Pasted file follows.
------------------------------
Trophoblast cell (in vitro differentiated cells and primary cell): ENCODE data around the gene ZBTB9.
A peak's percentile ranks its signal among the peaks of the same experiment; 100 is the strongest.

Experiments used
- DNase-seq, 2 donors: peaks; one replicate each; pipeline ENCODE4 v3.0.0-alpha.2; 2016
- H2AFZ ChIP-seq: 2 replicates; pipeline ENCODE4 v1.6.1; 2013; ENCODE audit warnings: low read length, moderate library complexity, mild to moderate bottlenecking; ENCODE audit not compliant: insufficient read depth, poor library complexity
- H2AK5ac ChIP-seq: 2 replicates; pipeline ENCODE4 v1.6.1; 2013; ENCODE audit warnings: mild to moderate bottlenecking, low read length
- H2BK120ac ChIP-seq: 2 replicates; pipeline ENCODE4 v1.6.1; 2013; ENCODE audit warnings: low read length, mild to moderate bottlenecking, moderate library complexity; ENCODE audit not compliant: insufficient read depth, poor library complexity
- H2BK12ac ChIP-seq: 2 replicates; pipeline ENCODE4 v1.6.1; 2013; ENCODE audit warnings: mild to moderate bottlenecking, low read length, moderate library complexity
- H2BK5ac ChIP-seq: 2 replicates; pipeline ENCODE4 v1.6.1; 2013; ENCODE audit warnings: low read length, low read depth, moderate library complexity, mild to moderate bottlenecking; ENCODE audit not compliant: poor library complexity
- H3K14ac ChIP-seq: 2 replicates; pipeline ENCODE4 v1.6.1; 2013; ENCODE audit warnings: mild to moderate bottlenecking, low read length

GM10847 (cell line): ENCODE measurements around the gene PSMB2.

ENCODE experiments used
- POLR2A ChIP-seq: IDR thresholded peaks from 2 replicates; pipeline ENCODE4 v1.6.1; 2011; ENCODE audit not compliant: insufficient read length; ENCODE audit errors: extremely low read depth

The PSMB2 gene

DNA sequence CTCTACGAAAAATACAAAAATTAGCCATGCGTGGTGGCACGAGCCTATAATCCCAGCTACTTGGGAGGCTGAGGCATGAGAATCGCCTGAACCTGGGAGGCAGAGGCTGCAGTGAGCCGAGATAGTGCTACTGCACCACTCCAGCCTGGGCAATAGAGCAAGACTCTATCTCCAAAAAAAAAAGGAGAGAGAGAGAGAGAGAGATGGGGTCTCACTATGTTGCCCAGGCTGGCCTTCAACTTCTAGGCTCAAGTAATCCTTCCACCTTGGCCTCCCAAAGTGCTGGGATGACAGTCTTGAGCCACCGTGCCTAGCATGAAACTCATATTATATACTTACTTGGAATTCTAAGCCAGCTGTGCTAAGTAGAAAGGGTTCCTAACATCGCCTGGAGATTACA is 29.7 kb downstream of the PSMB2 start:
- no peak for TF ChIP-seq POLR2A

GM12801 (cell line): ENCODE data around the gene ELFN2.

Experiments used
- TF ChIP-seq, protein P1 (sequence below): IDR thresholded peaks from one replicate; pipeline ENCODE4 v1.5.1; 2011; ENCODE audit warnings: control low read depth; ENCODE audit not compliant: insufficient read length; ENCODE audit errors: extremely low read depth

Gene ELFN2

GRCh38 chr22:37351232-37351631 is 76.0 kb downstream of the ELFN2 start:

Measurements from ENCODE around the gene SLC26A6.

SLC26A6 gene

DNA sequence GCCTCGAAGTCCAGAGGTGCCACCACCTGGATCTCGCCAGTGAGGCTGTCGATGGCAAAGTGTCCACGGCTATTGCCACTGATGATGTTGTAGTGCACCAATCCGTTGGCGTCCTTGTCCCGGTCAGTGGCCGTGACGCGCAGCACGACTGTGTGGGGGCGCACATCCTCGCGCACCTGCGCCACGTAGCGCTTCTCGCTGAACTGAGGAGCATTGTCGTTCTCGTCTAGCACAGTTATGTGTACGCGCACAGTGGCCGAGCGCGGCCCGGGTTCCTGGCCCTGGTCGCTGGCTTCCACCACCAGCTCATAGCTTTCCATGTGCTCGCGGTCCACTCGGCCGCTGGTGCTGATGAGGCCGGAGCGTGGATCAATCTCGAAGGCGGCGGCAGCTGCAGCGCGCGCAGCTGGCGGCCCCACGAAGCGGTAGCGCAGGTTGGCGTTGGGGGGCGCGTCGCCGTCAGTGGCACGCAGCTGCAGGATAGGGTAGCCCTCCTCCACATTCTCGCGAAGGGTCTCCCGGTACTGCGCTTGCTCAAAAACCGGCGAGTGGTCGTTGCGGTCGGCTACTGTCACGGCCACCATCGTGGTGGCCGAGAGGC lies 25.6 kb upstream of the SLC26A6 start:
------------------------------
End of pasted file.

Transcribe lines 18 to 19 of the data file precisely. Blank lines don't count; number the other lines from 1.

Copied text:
Experiments used
- TF ChIP-seq, protein P1 (sequence below): IDR thresholded peaks from one replicate; pipeline ENCODE4 v1.5.1; 2011; ENCODE audit warnings: control low read depth; ENCODE audit not compliant: insufficient read length; ENCODE audit errors: extremely low read depth